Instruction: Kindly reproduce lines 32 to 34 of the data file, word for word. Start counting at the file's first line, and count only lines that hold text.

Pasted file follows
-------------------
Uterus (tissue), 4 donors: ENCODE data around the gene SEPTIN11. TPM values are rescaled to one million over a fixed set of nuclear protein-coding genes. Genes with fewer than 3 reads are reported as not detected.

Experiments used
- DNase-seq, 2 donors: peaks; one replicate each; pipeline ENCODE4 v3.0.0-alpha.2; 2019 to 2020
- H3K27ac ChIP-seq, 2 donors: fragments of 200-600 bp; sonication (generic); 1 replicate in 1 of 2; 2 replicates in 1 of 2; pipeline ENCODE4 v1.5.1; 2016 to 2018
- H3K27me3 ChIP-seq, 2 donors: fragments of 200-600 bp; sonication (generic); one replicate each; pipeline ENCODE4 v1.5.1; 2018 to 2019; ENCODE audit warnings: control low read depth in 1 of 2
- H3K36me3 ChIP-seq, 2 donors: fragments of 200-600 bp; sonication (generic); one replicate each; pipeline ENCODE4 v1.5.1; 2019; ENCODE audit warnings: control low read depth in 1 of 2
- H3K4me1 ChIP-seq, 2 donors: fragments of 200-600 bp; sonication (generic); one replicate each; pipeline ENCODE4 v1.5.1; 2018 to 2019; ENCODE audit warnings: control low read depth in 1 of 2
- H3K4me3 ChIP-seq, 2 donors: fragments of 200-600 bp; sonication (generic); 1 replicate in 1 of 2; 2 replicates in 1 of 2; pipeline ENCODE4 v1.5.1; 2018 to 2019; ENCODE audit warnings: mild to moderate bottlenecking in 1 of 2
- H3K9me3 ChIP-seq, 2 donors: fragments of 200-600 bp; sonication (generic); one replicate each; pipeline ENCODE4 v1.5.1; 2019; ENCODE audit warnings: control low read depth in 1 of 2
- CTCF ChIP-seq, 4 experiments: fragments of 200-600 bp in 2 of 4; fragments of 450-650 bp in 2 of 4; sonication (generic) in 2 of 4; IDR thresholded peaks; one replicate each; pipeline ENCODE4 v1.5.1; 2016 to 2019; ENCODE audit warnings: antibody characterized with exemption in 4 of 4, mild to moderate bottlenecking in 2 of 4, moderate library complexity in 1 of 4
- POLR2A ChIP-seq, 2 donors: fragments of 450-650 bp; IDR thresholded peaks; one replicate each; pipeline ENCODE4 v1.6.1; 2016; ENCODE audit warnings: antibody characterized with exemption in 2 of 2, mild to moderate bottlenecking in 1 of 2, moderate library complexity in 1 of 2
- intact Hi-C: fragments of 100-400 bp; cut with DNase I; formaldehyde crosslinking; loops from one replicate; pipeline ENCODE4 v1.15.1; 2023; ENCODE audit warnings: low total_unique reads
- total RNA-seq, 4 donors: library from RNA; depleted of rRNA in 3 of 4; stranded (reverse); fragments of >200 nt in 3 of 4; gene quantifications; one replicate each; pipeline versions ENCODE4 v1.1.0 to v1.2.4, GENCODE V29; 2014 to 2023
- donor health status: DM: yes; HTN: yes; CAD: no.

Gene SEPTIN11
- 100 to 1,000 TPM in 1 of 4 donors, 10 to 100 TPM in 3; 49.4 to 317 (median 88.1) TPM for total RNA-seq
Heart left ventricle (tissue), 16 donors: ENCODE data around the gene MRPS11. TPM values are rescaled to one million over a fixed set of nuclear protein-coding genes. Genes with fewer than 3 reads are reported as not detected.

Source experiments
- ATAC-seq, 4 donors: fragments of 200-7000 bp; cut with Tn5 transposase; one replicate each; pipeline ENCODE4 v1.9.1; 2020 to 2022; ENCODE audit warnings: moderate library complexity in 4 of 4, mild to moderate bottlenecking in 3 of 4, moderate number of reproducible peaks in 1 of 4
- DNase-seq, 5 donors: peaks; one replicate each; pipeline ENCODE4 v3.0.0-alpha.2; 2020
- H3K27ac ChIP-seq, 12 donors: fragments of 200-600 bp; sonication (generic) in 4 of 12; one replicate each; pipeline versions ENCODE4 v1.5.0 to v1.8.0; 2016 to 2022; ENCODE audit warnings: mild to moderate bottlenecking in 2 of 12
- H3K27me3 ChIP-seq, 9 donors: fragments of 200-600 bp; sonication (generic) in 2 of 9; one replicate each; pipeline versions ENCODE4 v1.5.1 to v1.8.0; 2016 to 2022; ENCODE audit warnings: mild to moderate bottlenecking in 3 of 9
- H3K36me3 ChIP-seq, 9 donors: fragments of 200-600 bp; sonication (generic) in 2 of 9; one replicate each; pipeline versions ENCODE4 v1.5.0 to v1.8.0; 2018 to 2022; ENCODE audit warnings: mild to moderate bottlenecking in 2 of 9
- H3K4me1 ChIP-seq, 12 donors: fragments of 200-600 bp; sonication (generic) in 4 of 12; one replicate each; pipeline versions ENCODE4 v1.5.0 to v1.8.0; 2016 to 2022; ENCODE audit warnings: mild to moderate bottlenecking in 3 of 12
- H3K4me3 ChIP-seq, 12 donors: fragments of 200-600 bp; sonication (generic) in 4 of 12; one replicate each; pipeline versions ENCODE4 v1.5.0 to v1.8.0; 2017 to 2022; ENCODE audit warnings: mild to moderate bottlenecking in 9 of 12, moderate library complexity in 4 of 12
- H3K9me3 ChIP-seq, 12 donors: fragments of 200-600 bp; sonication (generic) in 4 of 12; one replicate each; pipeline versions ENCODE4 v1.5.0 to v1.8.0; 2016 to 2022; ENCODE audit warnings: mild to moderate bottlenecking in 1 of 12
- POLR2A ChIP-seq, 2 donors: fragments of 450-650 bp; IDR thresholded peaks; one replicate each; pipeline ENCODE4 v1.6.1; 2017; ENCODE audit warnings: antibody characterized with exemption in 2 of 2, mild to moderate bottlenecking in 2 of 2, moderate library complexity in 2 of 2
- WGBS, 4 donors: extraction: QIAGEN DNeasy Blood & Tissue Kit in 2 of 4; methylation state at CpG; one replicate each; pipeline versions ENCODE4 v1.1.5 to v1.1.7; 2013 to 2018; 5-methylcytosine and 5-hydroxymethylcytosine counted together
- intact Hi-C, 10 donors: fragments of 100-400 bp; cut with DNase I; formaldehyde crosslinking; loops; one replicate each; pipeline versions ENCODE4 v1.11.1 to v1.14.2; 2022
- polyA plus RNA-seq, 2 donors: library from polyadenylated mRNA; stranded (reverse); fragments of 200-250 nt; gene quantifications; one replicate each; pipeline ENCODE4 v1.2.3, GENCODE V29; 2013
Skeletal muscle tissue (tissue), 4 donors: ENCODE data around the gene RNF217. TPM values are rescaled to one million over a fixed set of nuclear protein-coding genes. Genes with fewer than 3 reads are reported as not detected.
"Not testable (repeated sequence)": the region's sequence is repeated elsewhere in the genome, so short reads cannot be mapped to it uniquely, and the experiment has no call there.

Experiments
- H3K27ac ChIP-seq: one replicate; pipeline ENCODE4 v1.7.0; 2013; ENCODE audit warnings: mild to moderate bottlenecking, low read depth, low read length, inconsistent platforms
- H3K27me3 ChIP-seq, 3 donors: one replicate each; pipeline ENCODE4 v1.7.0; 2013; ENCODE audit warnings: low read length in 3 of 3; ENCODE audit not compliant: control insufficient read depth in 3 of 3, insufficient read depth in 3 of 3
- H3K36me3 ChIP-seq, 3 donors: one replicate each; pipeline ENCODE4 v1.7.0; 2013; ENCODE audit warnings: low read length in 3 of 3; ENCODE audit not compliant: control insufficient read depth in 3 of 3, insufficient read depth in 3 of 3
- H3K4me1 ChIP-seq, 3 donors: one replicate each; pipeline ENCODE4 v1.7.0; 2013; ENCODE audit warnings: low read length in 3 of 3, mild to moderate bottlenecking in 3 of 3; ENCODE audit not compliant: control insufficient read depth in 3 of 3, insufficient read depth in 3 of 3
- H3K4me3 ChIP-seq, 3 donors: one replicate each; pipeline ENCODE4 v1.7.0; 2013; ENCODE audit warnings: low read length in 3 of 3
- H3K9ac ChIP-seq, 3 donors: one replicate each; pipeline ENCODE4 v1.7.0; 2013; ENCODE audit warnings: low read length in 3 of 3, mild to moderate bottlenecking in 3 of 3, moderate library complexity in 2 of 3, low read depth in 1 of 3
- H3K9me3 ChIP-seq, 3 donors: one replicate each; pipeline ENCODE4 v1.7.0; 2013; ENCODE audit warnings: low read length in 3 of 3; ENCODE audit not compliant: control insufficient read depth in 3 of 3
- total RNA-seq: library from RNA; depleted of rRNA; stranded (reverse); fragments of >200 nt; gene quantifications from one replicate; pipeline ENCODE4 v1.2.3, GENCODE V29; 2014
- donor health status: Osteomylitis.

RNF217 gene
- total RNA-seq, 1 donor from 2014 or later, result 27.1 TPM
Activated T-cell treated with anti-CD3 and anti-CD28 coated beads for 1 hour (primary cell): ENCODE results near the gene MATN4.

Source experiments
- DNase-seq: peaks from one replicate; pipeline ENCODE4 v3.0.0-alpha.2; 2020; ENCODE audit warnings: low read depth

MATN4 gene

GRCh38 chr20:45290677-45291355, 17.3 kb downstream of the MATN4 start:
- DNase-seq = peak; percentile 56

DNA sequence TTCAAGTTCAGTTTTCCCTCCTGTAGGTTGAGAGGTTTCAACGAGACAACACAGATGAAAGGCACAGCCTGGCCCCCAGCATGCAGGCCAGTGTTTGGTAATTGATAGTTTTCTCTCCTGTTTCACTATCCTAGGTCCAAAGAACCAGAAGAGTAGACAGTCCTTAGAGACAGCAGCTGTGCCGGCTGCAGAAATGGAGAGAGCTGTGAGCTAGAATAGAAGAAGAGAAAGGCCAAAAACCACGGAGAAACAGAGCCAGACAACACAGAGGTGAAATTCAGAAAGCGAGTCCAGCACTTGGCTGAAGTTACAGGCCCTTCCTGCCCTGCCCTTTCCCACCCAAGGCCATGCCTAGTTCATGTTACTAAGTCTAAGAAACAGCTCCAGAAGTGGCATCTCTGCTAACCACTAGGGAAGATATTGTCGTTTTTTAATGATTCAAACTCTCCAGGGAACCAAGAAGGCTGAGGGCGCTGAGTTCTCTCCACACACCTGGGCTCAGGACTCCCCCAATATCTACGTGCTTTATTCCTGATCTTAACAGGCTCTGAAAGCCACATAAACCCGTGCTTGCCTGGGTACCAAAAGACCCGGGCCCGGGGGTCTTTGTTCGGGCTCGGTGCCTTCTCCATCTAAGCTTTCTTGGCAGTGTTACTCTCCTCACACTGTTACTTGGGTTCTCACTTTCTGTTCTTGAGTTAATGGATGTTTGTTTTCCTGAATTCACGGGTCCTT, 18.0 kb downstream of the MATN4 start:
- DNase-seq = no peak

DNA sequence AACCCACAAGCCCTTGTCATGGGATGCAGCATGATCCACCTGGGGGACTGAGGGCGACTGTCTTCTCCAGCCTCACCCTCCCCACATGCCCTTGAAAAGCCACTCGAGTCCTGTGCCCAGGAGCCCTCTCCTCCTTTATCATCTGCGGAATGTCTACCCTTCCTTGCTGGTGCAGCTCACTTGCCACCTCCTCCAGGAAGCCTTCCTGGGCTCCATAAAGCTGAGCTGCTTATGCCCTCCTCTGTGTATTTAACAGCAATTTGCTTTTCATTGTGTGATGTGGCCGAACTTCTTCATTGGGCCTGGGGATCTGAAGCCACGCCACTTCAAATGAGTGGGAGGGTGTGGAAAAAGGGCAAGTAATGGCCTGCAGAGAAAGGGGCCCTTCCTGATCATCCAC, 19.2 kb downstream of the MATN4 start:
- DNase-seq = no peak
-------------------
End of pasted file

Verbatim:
"Not testable (repeated sequence)": the region's sequence is repeated elsewhere in the genome, so short reads cannot be mapped to it uniquely, and the experiment has no call there.

Experiments
- H3K27ac ChIP-seq: one replicate; pipeline ENCODE4 v1.7.0; 2013; ENCODE audit warnings: mild to moderate bottlenecking, low read depth, low read length, inconsistent platforms